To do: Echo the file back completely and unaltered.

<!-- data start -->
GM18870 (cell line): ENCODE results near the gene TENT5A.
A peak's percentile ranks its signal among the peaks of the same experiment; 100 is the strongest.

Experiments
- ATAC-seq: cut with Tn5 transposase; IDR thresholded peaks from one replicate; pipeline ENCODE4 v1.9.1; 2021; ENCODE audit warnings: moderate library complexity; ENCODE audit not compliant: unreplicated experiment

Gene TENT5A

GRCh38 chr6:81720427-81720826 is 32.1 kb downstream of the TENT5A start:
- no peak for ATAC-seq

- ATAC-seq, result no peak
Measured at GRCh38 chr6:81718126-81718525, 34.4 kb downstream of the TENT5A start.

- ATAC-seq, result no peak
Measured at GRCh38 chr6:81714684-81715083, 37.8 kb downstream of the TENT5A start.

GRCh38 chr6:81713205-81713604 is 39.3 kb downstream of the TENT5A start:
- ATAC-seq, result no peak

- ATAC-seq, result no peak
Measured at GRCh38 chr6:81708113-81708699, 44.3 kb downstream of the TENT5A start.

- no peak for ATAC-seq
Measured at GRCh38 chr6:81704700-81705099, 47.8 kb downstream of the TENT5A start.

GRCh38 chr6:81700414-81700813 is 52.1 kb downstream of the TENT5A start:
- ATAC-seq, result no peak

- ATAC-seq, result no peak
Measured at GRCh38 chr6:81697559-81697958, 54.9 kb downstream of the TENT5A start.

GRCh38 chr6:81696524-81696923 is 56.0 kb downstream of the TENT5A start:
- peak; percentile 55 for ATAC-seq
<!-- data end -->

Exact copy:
GM18870 (cell line): ENCODE results near the gene TENT5A.
A peak's percentile ranks its signal among the peaks of the same experiment; 100 is the strongest.

Experiments
- ATAC-seq: cut with Tn5 transposase; IDR thresholded peaks from one replicate; pipeline ENCODE4 v1.9.1; 2021; ENCODE audit warnings: moderate library complexity; ENCODE audit not compliant: unreplicated experiment

Gene TENT5A

GRCh38 chr6:81720427-81720826 is 32.1 kb downstream of the TENT5A start:
- no peak for ATAC-seq

- ATAC-seq, result no peak
Measured at GRCh38 chr6:81718126-81718525, 34.4 kb downstream of the TENT5A start.

- ATAC-seq, result no peak
Measured at GRCh38 chr6:81714684-81715083, 37.8 kb downstream of the TENT5A start.

GRCh38 chr6:81713205-81713604 is 39.3 kb downstream of the TENT5A start:
- ATAC-seq, result no peak

- ATAC-seq, result no peak
Measured at GRCh38 chr6:81708113-81708699, 44.3 kb downstream of the TENT5A start.

- no peak for ATAC-seq
Measured at GRCh38 chr6:81704700-81705099, 47.8 kb downstream of the TENT5A start.

GRCh38 chr6:81700414-81700813 is 52.1 kb downstream of the TENT5A start:
- ATAC-seq, result no peak

- ATAC-seq, result no peak
Measured at GRCh38 chr6:81697559-81697958, 54.9 kb downstream of the TENT5A start.

GRCh38 chr6:81696524-81696923 is 56.0 kb downstream of the TENT5A start:
- peak; percentile 55 for ATAC-seq